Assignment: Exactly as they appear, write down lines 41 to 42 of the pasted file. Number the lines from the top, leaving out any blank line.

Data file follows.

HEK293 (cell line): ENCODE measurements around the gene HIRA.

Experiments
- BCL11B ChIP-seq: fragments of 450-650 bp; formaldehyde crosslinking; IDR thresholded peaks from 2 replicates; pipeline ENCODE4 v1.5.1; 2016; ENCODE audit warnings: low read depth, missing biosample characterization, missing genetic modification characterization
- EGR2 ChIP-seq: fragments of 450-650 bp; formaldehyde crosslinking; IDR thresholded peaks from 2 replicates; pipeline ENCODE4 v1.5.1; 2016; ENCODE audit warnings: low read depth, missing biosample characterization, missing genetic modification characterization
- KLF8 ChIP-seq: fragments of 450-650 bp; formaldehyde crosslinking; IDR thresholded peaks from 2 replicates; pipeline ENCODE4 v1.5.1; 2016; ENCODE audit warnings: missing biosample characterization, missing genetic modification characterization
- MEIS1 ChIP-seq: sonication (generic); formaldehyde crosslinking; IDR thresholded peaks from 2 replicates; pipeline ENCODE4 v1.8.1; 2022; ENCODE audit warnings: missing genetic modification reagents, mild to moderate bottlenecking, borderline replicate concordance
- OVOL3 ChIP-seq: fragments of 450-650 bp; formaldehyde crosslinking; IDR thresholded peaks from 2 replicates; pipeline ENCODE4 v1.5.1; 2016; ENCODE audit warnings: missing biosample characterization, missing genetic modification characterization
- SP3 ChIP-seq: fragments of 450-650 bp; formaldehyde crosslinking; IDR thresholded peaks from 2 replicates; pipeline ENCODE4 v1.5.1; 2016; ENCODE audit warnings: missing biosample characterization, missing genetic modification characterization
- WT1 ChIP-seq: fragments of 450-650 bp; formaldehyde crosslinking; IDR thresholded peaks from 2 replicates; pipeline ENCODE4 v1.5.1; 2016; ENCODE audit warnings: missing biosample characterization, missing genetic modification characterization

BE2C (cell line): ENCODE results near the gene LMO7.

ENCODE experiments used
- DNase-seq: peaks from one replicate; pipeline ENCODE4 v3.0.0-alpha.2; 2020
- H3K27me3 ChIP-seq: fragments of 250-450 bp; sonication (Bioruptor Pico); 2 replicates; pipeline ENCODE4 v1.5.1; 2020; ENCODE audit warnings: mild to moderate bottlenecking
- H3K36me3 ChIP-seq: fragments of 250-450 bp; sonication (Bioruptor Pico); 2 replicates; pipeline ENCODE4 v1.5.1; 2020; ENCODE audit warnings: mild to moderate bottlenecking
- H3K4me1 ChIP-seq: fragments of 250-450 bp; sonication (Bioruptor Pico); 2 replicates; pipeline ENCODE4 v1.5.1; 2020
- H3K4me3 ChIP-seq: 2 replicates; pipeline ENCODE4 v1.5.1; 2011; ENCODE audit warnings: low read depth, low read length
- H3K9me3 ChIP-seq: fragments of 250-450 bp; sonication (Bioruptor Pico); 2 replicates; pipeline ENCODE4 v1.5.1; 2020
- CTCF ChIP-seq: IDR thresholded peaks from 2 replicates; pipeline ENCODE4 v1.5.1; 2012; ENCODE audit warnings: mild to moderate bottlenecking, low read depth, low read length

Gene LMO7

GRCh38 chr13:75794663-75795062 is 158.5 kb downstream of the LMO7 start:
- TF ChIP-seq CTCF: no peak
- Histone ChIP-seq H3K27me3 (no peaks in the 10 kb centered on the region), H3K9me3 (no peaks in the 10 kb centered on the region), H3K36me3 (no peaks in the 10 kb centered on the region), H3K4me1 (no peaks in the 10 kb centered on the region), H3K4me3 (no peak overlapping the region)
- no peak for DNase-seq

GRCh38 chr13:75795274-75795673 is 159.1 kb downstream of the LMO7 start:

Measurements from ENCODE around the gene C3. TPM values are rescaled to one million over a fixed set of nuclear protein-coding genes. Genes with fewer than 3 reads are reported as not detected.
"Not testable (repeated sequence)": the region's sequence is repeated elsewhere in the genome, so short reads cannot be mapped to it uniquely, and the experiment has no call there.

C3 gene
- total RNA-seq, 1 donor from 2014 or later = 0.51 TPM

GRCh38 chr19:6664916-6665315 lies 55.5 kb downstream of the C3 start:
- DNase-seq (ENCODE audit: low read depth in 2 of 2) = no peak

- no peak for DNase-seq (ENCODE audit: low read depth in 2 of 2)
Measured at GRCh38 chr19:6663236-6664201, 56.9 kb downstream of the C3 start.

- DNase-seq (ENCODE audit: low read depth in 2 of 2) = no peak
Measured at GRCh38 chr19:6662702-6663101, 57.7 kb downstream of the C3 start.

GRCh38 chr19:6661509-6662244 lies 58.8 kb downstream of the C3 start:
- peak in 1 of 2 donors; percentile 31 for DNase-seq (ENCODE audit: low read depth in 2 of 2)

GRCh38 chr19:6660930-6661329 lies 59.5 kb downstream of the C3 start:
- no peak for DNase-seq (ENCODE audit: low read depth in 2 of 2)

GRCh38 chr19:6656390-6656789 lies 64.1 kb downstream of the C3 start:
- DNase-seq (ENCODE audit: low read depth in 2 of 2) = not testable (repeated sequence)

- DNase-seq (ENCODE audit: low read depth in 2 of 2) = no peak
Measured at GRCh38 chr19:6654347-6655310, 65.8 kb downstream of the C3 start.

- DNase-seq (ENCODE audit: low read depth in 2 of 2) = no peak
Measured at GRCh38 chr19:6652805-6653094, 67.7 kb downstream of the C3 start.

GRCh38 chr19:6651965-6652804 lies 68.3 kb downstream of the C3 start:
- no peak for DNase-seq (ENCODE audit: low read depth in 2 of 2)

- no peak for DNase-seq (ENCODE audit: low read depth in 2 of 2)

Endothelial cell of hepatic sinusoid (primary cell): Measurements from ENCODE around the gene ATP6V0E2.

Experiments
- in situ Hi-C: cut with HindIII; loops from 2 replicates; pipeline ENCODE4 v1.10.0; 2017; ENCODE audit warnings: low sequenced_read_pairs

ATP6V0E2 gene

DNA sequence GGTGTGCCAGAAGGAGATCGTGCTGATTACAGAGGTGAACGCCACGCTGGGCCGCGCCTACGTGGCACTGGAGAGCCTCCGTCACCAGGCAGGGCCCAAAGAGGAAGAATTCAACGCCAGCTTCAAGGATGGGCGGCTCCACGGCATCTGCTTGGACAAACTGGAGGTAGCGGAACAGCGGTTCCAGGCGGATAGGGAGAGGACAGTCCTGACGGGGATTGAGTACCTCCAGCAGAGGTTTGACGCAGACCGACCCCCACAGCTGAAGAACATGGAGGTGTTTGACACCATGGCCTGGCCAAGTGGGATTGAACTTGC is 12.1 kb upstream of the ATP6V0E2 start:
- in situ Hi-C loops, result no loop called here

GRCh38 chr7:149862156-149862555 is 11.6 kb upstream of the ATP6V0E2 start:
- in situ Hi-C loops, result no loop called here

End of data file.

- DNase-seq (ENCODE audit: low read depth in 2 of 2) = no peak
Measured at GRCh38 chr19:6654347-6655310, 65.8 kb downstream of the C3 start.